Linking gut bacteria to lupus
Lupus causes an immune response targeted against normal human cells. However, it is not known what triggers this response to start. Recently, Dr. Brito devised a method to determine how proteins produced by bacteria found in individuals’ guts, impact the normal function of immune cells. Although it is known that the microbiomes of patients with lupus have notable differences than healthy patients, now, with much higher resolution, Dr. Brito’s team will determine the specific effects of these microbiome differences. Her team will test individual gut bacteria-derived proteins for their ability to change immune cell function and look for these proteins in the blood of patients with lupus.
What this study means for people with lupus
This study will help identify new markers of lupus that could function as targets for development of potential treatments. If these markers are found in the blood of lupus patients, they may also be useful for diagnosing lupus.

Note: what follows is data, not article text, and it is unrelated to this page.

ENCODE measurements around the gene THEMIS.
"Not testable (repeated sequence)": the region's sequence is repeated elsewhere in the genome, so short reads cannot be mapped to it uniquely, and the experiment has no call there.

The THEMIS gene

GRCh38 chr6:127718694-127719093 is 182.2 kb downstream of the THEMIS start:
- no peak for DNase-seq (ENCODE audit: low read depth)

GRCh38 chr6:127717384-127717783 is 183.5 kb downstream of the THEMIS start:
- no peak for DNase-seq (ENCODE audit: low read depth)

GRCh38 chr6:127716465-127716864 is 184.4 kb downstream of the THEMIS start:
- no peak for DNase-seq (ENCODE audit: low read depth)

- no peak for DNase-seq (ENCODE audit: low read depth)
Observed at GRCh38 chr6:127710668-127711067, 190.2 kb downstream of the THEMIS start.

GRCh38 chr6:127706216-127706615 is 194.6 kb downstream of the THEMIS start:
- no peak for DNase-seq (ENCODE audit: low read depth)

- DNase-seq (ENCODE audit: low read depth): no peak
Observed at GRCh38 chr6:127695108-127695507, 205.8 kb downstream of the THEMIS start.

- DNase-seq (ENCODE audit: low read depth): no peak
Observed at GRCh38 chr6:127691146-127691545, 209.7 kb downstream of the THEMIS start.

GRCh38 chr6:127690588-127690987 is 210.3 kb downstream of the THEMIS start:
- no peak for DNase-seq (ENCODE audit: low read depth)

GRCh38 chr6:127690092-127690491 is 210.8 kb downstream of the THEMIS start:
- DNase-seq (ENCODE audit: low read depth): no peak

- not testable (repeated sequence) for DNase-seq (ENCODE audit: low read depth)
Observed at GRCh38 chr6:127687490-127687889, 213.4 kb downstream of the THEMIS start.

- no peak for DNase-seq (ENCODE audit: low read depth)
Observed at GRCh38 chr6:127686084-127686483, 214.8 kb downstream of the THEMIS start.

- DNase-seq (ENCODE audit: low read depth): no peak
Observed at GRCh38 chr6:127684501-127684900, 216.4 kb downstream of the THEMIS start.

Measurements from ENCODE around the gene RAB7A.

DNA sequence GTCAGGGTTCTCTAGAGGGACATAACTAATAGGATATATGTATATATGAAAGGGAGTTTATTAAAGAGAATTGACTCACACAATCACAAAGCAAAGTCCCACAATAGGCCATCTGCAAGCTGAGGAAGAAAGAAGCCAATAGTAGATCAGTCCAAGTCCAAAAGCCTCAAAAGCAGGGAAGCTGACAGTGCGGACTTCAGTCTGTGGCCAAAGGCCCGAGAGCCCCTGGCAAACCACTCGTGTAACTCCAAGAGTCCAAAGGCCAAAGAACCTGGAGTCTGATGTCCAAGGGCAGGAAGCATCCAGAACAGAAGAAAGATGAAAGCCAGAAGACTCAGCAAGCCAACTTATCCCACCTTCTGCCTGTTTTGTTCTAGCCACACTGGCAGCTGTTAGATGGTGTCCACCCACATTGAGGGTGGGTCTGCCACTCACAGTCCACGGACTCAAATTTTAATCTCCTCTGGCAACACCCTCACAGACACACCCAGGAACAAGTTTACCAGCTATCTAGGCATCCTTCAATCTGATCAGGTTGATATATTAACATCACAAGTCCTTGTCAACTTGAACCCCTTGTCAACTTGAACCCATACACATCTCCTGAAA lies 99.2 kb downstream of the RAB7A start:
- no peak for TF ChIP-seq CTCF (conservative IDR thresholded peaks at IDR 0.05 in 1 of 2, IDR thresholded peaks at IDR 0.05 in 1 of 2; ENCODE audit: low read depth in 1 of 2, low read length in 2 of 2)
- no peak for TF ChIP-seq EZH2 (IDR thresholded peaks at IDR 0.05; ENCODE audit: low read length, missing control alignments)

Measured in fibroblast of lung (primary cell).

Systemic lupus erythematosus (SLE) is an autoimmune syndrome, for which expanding evidence suggests a role for the microbiome in its etiology and pathogenesis. Translocation of bacteria outside the gut, likely due to failures in gut barrier integrity, is a hallmark in SLE patients. Despite significant progress made in determining species-level interactions, there is a need for functional analyses of the gut microbiomes of SLE patients in order to identify specific pathways that drive specific immune phenotypes that specifically arise from breaches in the gut intestinal barrier. Yet, to date, there has not been a single metagenomics study on SLE patients. A key challenge in using metagenomics data to analyze the microbiome is linking these functions to mechanisms important in disease. We have developed a high-throughput method that can broadly assign host-relevant disease mechanisms to proteins produced by the gut microbiota. Leveraging known protein-protein interactions (PPIs), we first apply a homology modeling approach to identify potential microbiota-host interactions and then identify which of these interacting proteins is present in metagenomic datasets and is specifically associated with disease. Our novel method has uncovered a trove of diagnostic markers and therapeutic targets (in addition to possible therapeutics) for colorectal cancer, type 2 diabetes, obesity and IBD. Surprisingly, we find bacterial proteins targeting pathways associated with SLE in microbiomes associated with these disorders, revealing common underlying mechanisms relating autoimmunity. Through collaboration with the Kriegel Lab at Yale, our goal is to investigate the underlying mechanisms of SLE governed by bacterial-host PPIs. The Kriegel lab has extensive experience working with patients with SLE and uncovering several species-level microbiome-host interactions important to lupus pathophysiology. We hypothesize that these interactions may underlie the roles of different organisms previously found to modulate SLE severity. Together we aim to: (1) Identify proteins differentially associated with SLE using metagenomic sequencing and their associated human pathways using bacterial-host PPI mapping. (2) Examine bacterial proteins identified as targeting SLE-associated pathways through PPI mapping and novel human targets associated with SLE, specifically improving gut-barrier function. (3) Perform proteomics of blood plasma from patients to identify human-targeting bacterial proteins that enter the bloodstream. Our overarching goal is to identify therapeutic biomarkers within the gut microbiota that can be used to modulate known SLE human protein biomarkers.